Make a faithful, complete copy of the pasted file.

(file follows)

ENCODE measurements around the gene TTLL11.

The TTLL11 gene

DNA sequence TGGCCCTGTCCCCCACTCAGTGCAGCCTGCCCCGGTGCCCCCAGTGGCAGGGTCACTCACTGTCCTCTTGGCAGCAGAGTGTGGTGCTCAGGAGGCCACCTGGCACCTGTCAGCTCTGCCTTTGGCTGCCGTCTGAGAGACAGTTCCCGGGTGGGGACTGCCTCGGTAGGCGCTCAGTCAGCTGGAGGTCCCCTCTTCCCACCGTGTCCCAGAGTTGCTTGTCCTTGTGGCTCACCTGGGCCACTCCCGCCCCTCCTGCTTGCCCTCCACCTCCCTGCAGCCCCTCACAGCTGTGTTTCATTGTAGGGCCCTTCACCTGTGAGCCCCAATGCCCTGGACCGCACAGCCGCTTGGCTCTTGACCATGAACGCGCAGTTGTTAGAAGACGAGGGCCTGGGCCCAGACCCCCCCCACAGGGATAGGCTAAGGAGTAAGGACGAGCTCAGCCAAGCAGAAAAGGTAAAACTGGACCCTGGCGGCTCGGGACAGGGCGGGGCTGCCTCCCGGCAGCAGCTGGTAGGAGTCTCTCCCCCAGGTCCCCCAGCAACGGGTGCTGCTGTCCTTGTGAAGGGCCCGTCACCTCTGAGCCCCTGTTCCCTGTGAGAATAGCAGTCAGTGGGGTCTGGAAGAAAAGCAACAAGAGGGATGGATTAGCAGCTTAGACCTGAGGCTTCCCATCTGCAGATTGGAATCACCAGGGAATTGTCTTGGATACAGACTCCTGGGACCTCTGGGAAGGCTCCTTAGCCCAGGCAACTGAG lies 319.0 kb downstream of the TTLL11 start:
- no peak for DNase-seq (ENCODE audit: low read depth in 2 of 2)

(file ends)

ENCODE measurements around the gene TTLL11.

The TTLL11 gene

DNA sequence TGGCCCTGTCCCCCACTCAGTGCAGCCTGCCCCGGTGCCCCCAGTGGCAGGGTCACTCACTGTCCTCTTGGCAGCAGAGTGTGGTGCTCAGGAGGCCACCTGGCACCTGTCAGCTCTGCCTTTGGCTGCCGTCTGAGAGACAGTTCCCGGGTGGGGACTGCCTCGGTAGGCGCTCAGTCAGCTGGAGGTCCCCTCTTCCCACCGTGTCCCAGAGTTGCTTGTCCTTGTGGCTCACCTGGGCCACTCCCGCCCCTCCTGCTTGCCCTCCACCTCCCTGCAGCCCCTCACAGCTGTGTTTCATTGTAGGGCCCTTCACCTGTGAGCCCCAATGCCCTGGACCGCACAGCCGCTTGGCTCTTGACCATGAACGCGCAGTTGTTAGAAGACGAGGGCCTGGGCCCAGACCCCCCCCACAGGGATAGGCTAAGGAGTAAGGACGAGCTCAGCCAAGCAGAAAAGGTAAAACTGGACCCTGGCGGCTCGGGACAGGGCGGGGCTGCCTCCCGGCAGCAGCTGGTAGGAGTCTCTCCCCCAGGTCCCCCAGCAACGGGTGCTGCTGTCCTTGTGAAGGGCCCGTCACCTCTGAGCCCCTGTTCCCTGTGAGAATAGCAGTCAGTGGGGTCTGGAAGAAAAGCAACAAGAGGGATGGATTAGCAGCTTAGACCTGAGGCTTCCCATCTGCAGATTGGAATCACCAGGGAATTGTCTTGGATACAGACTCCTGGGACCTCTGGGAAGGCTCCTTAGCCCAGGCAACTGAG lies 319.0 kb downstream of the TTLL11 start:
- no peak for DNase-seq (ENCODE audit: low read depth in 2 of 2)